John A. Tafel, MD Integrative Medicine
Prevent “andropause” by restoring youthful testosterone levels and reducing excessive estrogen and SHBG levels.
My goal is to re-establish a more youthful balance of hormones in your body by increasing the testosterone influence and diminishing the estrogen and SHBG influence, or ”increasing the T/E ratio” for your optimal health and functioning.
I use a 5% testosterone cream, a trandermal testosterone from the Medicine Shoppe 200 mg/ml (20 drops per ml) 5 drops BID 800-286-2014, or the Abrams micronized testosterone capsule 200 mg/day.
The average human male begins to feel some of the signs of aging after age 40, with rapid deterioration of testosterone levels after 40 to 50 years of age. (Ottinger, 1998).
The lower testosterone levels are associated with decreased muscle mass, increased body fat, reduced physical energy and endurance, a gradual decrease in libido, loss of bone density, circulatory system changes, and an increase in cholesterol.
Some have difficulty taking DHEA because of benign prostatic hypertrophy but who took chrysin and were then able to take the DHEA. DHEA will metabolize to estrogen excessively, and chrysin inhibits that process, thus removing the stress it imposes on the prostate gland.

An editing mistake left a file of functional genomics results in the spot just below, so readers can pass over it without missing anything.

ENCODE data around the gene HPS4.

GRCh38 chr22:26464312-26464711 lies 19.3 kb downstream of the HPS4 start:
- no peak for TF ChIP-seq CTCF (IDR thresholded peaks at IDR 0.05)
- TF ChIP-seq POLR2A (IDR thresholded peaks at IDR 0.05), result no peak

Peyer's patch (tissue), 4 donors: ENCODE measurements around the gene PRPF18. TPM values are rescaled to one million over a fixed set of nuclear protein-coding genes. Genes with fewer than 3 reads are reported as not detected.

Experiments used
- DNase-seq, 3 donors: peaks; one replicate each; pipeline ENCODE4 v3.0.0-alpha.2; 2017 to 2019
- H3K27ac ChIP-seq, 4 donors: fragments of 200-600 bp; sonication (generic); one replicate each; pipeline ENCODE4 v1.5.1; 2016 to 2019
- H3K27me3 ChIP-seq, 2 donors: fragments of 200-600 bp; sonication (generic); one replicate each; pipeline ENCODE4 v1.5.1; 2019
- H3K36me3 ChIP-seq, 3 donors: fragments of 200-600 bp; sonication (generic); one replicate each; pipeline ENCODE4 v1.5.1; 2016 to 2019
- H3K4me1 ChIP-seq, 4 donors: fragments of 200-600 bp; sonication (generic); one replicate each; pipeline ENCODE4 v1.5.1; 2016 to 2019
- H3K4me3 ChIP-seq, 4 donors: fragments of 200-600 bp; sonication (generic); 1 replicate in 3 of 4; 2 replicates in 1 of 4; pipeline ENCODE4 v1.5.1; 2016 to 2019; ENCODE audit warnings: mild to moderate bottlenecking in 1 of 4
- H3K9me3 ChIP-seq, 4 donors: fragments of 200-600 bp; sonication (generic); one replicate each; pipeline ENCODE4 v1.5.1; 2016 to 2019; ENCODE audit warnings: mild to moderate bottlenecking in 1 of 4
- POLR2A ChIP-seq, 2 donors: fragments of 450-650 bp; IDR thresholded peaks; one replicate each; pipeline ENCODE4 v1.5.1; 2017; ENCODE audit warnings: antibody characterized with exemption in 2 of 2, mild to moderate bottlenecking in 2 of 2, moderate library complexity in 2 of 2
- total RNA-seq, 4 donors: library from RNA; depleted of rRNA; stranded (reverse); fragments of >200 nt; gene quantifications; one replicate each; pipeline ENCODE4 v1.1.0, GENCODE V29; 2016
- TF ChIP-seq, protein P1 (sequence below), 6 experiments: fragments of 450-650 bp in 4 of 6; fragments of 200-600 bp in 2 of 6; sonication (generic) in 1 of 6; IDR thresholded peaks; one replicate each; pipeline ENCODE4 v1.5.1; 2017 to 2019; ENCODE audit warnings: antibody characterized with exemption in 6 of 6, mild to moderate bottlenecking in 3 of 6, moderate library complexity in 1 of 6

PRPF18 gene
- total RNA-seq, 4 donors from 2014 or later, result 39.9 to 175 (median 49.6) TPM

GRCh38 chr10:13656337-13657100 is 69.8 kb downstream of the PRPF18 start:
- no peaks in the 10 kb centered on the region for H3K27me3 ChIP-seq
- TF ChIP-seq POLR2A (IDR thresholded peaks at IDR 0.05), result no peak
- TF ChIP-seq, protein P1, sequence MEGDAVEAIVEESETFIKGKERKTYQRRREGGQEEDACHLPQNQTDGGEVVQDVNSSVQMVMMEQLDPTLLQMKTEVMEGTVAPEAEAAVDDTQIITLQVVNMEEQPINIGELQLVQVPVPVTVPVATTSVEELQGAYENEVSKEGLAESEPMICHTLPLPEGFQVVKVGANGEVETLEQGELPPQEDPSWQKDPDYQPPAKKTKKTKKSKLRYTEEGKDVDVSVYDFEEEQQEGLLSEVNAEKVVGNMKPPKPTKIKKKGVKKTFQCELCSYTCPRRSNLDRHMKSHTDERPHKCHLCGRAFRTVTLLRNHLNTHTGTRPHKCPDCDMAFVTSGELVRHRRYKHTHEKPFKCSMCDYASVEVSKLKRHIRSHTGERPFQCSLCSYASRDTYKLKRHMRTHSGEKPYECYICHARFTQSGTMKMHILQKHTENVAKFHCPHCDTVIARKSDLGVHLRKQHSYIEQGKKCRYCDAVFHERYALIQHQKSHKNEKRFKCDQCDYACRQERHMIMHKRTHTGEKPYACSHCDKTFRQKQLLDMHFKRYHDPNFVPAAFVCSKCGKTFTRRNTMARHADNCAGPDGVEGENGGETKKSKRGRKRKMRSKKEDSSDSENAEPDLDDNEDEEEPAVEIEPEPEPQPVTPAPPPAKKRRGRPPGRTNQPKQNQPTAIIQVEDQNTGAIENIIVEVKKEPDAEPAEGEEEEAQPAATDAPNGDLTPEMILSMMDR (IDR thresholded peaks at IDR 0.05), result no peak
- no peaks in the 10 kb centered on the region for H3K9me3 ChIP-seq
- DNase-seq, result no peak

Testosterone Replacement and Balance with Estrogens: Keep lab value of estrogens around 35-40
Replacement therapy with testosterone considerably improves the quality of life in a great number of men after middle age.
Low testosterone may also reduce the severity of age-associated diseases like osteoporosis and cardiovascular disease,which are among the leading causes of disability and death.
Lower testosterone levels can be associated with higher sex hormone-binding globulins (SHBG). These bind to testosterone and reduces its ability to act on tissues. Fortunately, there are natural products which can reduce the SHBG levels if they rise too much.